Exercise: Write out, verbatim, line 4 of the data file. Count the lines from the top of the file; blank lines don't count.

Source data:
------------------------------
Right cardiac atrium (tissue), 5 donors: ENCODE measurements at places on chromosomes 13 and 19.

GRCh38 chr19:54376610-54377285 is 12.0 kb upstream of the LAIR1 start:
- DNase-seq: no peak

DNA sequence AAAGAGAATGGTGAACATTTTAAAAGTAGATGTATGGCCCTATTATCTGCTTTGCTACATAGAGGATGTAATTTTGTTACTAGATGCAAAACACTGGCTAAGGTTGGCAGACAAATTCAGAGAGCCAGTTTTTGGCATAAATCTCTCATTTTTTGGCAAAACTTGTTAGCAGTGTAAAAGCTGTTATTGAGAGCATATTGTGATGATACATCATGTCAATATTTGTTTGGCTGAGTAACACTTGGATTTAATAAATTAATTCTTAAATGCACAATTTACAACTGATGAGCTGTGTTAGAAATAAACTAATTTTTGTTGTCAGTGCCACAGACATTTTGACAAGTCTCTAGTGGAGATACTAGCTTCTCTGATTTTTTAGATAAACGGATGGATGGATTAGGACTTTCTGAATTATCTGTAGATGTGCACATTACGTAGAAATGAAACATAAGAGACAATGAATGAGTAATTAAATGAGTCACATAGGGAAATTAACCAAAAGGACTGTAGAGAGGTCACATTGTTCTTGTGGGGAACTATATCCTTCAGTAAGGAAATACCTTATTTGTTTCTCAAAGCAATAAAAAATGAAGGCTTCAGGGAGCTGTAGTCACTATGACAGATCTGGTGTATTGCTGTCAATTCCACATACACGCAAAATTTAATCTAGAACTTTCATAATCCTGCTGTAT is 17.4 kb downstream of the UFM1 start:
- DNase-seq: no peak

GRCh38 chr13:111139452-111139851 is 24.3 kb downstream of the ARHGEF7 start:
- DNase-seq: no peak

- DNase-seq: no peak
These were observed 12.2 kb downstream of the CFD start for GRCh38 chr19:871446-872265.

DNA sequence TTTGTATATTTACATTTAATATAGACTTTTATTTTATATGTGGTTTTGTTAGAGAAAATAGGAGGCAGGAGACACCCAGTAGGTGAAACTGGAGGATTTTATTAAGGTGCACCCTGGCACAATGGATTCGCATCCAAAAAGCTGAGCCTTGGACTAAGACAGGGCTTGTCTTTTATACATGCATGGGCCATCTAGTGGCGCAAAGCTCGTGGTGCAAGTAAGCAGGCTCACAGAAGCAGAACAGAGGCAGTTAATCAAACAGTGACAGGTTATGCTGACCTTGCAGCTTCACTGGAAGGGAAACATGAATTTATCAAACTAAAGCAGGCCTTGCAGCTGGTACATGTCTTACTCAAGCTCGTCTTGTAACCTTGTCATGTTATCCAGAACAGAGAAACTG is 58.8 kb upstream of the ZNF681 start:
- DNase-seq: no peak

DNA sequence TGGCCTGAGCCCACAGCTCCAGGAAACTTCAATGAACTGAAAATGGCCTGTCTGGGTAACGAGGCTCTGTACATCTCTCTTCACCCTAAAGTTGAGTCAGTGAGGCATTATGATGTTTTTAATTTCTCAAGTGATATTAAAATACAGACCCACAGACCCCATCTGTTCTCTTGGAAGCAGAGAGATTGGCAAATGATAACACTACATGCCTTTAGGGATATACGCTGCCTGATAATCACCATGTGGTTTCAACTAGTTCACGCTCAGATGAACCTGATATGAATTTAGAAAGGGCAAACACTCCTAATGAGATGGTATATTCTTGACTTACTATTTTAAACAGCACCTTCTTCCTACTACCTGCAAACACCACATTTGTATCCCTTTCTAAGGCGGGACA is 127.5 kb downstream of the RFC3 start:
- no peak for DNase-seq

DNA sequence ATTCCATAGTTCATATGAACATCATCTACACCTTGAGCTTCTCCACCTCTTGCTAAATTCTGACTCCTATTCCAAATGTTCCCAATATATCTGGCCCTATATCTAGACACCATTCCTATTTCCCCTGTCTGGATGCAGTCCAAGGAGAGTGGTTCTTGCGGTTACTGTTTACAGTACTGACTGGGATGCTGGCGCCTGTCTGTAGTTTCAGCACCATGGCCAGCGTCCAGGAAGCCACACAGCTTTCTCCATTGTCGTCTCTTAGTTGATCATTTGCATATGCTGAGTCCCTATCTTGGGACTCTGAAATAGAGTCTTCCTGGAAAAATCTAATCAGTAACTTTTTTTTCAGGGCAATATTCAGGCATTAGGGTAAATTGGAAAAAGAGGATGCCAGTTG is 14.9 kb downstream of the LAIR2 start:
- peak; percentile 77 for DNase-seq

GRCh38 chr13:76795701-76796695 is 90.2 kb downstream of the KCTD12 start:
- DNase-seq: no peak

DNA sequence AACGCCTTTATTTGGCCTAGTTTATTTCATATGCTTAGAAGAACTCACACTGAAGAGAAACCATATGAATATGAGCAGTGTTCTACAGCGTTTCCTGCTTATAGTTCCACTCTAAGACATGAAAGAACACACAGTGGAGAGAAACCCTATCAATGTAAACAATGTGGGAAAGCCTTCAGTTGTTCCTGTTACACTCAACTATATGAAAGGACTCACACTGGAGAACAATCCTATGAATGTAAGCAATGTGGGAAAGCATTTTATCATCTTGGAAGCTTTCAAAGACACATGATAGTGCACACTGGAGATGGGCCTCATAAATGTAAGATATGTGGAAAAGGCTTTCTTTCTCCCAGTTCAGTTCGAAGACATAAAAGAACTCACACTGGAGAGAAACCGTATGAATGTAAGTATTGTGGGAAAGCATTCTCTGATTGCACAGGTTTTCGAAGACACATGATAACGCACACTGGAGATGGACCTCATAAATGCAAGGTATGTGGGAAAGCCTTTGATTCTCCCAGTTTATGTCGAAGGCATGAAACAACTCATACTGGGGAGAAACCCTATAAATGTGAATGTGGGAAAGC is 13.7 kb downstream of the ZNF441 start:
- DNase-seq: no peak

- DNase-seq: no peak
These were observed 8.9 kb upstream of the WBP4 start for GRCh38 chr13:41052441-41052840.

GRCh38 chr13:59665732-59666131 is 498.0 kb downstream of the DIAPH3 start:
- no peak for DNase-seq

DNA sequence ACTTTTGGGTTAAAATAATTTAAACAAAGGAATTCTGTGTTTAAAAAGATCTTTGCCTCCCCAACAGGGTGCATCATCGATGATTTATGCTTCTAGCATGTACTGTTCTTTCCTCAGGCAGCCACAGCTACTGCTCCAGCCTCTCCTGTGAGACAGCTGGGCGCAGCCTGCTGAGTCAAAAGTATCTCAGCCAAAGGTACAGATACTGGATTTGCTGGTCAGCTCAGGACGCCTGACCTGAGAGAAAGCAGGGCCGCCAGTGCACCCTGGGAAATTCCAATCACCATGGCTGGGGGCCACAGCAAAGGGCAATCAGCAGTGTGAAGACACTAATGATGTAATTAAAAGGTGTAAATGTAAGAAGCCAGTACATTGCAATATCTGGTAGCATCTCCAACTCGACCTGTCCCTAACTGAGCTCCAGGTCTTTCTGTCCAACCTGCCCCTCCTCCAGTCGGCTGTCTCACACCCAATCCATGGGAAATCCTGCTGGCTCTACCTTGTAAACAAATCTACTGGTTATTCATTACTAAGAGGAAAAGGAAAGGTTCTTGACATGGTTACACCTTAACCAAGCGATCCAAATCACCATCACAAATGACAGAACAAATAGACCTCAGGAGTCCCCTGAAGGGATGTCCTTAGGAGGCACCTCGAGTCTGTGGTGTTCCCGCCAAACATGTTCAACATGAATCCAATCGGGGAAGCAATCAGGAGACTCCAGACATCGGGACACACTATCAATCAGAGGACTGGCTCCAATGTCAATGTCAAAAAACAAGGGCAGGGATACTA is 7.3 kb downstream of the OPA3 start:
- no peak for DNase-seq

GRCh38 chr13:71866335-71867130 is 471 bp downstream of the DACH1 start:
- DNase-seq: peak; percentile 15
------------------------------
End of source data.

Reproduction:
DNA sequence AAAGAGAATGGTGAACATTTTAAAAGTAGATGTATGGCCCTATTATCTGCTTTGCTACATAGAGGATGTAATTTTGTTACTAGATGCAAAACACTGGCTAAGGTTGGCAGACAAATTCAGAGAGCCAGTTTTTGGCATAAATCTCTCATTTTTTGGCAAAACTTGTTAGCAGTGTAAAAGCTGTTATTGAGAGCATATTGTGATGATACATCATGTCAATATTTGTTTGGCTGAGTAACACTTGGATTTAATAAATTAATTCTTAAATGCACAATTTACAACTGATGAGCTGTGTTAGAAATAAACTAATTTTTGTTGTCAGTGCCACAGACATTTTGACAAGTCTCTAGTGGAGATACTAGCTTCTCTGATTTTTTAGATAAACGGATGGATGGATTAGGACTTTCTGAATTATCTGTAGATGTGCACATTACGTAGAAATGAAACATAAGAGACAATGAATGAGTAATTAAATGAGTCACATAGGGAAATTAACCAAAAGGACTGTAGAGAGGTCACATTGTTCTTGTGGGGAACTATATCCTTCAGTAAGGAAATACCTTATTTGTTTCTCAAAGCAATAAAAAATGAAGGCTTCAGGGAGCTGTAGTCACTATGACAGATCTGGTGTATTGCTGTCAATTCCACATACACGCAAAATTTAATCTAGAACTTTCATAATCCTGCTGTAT is 17.4 kb downstream of the UFM1 start: